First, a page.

The death of Steve Jobs at age 56 comes at a crucial period in the history of personal computing — an industry he almost single-handedly created, first with the Apple II, then the Macintosh, then iTunes and the iPod, and now the iPhone and the iPad.

Apple has $76 billion in the bank, but it faces challenges from seemingly every corner.

Google wants to crush the iPhone with its Android system. Netflix wants to dominate the world’s living rooms, leaving iTunes behind. Facebook wants to be the window to the Internet, controlling just about everything. And now Amazon is jumping into the tablet business.

Apple comes at this battle not with Jobs, who gave up day-to-day control in August, but with a Southern, soft-spoken gentleman named Tim Cook, who debuted the new iPhone this week to mostly tepid — and even some harsh — reviews.

Cook will battle Google and the other challengers with Jobs’s legacy stalking his every move — on Wall Street, in Apple’s stores, and in the hearts and minds of technology users around the world. No executive in the history of American business was more closely tied to a company’s brand than Jobs was with Apple.

“The world rarely sees someone who has had the profound impact Steve has had, the effects of which will be felt for many generations to come,” longtime rival Bill Gates, the co-founder of Microsoft, wrote Wednesday night on his personal blog.

A newer generation of tech titans also lionized Jobs, with Facebook founder Mark Zuckerberg posting a note on his Facebook page: “Steve, thank you for being a mentor and a friend. Thanks for showing that what you build can change the world. I will miss you.”

The White House released a statement from President Obama that said, in part: “Steve was among the greatest American innovators — brave enough to think differently, bold enough to believe he could change the world, and talented enough to do it.”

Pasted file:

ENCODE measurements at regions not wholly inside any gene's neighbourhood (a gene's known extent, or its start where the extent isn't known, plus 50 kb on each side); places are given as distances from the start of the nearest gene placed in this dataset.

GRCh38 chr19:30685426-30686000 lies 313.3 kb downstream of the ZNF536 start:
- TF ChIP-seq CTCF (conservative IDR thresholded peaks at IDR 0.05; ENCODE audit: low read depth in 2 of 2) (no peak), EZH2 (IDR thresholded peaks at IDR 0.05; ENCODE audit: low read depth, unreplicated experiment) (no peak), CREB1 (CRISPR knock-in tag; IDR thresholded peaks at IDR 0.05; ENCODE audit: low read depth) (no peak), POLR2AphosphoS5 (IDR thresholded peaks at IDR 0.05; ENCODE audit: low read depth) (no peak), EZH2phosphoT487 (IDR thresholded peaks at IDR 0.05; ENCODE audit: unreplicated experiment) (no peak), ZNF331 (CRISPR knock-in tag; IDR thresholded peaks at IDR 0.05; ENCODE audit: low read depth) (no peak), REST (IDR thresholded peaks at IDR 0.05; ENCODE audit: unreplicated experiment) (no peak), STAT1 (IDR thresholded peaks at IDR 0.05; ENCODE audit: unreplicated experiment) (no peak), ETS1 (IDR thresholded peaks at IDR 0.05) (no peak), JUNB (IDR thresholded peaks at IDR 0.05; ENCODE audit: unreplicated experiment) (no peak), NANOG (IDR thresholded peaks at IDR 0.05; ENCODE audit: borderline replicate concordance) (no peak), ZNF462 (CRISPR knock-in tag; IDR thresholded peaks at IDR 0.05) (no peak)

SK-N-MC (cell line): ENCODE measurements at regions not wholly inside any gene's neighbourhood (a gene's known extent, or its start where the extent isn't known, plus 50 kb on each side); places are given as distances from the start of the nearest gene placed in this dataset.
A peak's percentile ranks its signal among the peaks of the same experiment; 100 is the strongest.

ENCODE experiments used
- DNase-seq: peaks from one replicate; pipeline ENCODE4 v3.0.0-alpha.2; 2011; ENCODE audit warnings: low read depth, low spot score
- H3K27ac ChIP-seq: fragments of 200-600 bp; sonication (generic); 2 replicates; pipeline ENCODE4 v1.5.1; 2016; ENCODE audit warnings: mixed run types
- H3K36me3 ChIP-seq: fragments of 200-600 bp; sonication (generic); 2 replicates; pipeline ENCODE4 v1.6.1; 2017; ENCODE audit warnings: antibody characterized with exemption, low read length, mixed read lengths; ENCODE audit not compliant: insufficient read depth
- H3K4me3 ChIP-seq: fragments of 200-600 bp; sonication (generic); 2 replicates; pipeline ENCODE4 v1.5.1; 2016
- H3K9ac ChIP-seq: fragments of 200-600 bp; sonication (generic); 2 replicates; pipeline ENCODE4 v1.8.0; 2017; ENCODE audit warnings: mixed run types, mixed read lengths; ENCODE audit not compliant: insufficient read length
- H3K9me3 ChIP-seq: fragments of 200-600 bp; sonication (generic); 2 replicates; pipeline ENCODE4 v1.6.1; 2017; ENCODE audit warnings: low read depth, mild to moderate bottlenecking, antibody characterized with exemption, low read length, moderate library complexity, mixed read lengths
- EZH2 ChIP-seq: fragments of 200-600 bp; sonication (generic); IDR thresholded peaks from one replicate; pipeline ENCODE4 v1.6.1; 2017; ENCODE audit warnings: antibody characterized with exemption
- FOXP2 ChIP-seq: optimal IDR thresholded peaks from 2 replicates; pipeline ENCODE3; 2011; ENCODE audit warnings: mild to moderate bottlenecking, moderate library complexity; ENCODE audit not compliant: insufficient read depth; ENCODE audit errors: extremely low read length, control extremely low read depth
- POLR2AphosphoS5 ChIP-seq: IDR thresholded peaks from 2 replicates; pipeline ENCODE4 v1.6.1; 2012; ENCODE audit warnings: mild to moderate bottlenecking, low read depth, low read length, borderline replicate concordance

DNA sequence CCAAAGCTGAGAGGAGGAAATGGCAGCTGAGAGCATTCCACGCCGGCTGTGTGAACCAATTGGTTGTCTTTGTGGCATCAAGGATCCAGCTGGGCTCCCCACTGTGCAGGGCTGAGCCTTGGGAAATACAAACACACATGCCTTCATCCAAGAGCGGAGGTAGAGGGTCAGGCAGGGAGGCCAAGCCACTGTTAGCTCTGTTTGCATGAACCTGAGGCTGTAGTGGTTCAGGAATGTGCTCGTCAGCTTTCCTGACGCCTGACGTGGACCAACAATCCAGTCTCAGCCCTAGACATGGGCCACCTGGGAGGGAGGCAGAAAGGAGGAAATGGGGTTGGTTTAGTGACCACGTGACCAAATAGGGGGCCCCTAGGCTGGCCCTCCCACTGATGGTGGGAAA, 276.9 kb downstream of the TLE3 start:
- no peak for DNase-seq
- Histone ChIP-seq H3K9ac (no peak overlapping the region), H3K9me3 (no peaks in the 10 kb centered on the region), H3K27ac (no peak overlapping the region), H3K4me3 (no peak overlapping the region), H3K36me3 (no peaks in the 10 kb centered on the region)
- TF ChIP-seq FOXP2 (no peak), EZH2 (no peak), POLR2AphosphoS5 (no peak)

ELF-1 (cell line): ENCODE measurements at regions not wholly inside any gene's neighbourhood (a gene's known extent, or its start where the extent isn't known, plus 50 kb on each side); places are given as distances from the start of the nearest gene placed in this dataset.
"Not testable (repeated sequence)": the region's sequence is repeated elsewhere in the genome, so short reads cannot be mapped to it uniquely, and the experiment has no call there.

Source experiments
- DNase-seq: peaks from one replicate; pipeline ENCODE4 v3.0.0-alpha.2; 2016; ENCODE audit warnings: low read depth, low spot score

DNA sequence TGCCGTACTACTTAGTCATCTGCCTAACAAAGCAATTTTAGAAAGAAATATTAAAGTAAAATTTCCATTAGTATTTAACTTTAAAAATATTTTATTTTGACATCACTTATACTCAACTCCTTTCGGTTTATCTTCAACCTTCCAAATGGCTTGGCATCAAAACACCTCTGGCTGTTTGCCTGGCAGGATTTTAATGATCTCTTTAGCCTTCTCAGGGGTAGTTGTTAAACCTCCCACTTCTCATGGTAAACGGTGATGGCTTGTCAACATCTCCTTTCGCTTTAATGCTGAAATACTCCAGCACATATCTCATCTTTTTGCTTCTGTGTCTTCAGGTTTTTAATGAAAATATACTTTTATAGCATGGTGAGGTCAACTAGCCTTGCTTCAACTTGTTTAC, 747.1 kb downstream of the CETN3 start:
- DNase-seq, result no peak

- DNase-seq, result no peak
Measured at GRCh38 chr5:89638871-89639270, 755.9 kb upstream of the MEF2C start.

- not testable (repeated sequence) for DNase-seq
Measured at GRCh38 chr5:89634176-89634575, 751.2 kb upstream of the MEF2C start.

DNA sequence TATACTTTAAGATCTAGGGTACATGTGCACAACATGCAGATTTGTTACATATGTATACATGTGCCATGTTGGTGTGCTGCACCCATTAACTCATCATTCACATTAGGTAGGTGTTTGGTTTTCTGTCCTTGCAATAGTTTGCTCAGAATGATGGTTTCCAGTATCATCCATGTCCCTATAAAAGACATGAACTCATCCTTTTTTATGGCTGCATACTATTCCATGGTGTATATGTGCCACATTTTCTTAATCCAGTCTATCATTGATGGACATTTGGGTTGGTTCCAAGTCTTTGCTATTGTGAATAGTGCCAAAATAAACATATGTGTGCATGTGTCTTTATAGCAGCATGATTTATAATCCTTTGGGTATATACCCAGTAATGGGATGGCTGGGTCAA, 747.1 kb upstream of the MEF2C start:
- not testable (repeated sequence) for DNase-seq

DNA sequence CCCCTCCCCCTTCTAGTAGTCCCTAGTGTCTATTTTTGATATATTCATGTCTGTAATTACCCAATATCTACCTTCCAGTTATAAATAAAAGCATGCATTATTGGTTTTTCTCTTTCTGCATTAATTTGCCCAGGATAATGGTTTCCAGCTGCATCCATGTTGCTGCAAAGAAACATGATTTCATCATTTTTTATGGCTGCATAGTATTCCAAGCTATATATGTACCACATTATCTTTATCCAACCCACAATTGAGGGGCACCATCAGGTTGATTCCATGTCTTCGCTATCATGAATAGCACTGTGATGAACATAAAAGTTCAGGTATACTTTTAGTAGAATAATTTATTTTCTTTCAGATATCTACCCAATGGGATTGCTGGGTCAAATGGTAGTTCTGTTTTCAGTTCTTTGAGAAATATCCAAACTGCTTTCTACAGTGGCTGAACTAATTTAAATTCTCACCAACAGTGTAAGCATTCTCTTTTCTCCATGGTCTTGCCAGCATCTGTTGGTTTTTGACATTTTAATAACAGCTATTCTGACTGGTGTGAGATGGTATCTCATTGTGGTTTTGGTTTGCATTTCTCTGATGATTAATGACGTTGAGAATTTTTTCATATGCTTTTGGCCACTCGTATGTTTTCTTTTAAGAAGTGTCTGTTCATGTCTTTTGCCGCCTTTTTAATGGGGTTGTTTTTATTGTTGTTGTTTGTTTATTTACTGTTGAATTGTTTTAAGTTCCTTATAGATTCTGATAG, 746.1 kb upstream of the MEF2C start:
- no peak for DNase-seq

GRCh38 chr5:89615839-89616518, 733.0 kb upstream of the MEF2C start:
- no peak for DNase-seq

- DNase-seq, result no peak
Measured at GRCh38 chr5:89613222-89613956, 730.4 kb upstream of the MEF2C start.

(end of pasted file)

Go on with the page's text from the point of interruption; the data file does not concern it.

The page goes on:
And Google co-founder Larry Page wrote on his Google Plus account: “I am very, very sad to hear the news about Steve. . . . He was very kind to reach out to me as I became CEO of Google and spend time offering his advice and knowledge even though he was not at all well. My thoughts and Google’s are with his family and the whole Apple family.”

With Jobs gone, the pressure on Cook will be relentless. There already were rumblings in the tech world this week that there wouldn’t have been such a tepid response to the new iPhone if Jobs, not Cook, had been onstage.

To be fair, Apple maps out its projects years in advance, so Jobs was involved with this announcement and probably many to come.

Still, it is not hard to imagine this constant refrain: “Well, it’s because Steve is gone.”

Where Jobs was a visionary who could make the details of a new mouse sound almost religious, Cook is an operations guru who made sure Apple pummeled competitors for the best component prices. Nobody is expecting Cook to stand on a stage anytime soon and articulate computing’s future.

Apple’s defenders will say that Cook has a deep and talented executive team — which is true — with luminaries such as industrial design master Jonathan Ive. But the company recently lost its head of retail to J.C. Penney, and it remains to be seen whether Apple, without Jobs, will have the same power to attract other executives.

Jobs seemed to know how much he would be missed.Fortune recently reportedthat he had set up a mini-university inside the company to teach up-and-comers how Apple thinks and makes decisions. But the way Apple thinks and makes decisions is really the way Jobs thought and made decisions. Can that be taught?

The new iPhone, dubbed the 4S, will hit stores on Oct. 14. People will camp out for days in advance to get one. Lines will snake around malls.

But for Apple without Jobs, the question is: Will they line up someday for the iPhone 5?

Staff writer Hayley Tsukayama contributed to this report.

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